Photo: National Chief Technology Officer Aneesh Chopra

Washington, D.C. -- In coming weeks, the White House will issue an open government directive as part of its broad transparency initiative, according to Aneesh Chopra, the federal government's chief technology officer.

Plans for the directive, which will require agencies to provide a specific roadmap for making machine-readable data available to the public, also were provided by Beth Noveck, director of the White House Open Government Initiative. Chopra and Noveck made their remarks Wednesday at the Gov 2.0 Summit.

According to Chopra, the White House is working through a draft process that will set principles for creating a structured process to open up data across the federal government. The principles will include a "structured schedule for release of data to the public in a machine-readable format," he said. "Agencies will also have to explain how they will engage the public in policymaking."

Noveck said the directive will create "specific agency roadmaps" to make them as open as possible. Not only will agencies have to provide machine-readable data, but they "will also have to adopt collaborative policies across all agencies," she said.

The directive was first announced in January during President Barack Obama's first week in office. In a letter Obama called for the Office of Management and Budget to establish a directive espousing the principles of transparency, participation and collaboration. The directive was to take effect within 120 days. Chopra pointed out that he wasn't confirmed by the Senate within that time frame.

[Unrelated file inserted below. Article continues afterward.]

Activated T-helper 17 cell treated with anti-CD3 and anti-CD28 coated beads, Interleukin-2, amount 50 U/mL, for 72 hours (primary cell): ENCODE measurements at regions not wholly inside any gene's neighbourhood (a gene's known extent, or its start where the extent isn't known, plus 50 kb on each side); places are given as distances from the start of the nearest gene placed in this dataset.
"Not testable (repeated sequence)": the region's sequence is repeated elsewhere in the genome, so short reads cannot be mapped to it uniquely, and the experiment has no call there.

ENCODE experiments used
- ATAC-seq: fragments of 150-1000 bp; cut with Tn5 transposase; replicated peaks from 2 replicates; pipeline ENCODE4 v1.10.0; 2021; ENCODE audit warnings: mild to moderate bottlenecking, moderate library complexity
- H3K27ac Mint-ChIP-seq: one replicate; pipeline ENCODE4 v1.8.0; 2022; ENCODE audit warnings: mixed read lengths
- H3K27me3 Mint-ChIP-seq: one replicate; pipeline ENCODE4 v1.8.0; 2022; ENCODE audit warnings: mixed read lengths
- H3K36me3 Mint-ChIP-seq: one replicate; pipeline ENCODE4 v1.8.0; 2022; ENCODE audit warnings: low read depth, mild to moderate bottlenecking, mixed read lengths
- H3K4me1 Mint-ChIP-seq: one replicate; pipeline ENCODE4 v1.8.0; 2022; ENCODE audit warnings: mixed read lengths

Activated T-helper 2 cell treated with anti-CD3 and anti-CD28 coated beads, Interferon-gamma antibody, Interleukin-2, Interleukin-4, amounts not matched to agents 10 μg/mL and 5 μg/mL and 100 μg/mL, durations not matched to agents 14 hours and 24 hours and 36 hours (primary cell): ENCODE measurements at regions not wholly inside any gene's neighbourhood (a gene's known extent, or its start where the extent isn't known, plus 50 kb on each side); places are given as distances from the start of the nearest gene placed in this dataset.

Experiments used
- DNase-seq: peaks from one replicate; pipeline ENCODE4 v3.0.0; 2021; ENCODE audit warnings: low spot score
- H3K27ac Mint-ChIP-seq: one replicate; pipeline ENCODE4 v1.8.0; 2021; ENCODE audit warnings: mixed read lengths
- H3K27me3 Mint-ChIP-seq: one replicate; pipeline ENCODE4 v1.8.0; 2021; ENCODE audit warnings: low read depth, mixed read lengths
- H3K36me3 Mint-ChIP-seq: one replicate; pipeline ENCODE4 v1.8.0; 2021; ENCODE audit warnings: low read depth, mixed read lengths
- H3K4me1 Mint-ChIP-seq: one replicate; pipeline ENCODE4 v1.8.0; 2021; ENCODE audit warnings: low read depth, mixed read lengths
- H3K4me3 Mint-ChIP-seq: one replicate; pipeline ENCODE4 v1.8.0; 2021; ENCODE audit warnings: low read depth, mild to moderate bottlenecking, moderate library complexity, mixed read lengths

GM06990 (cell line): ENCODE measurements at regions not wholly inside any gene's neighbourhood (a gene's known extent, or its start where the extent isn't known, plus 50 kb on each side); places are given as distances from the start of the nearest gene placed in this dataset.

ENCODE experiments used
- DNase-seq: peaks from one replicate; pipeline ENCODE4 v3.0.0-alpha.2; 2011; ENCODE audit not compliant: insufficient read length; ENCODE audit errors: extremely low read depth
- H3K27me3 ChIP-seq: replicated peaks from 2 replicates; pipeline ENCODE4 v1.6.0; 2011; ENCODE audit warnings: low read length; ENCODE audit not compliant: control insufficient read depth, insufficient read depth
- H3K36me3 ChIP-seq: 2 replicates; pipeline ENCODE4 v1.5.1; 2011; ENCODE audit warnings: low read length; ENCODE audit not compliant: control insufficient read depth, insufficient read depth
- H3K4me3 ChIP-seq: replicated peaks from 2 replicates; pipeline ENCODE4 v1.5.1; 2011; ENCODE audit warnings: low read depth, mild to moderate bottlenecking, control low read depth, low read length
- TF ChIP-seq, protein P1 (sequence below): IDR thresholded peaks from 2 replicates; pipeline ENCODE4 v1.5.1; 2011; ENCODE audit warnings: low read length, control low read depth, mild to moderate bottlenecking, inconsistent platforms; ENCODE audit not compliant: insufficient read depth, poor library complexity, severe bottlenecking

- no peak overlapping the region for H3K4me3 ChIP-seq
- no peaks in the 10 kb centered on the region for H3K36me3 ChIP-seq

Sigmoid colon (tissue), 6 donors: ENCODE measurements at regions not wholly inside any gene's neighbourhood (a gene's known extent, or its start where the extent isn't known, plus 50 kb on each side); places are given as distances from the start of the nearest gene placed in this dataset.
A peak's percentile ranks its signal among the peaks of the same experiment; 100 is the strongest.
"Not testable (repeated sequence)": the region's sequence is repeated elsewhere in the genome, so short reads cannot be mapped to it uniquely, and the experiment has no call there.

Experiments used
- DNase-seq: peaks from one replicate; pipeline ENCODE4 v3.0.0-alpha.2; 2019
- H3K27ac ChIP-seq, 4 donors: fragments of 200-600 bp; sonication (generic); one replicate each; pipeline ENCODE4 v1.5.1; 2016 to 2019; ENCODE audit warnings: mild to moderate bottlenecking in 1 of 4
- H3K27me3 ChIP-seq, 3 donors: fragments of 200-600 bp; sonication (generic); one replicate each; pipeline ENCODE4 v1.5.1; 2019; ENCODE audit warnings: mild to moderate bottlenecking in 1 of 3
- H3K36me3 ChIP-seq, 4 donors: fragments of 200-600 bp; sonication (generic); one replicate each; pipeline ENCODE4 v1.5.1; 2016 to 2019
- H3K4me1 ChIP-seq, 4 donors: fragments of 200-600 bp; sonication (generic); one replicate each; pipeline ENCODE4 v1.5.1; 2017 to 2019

Chopra also noted that the administration is working to set up new platforms, such as the IT Dashboard and Data.gov, as part of its open government process. "A key component of the directive is to hardwire the agencies to be more accountable to the public," Chopra said.

As the nation's first chief technology officer, Chopra has come under some scrutiny as to what exactly his job entails. He explained that his task is to serve as an assistant to the president, giving him advice on policy by bringing technology into the discussion.

Chopra said that part of his job is to get outside of Washington and meet with business and technology leaders to discuss ways that technology policy can impact the economy. He mentioned a recent meeting in Silicon Valley in which IT executives cautioned him about government policies that were detrimental to the market.

 

Tod Newcombe  |  Features Editor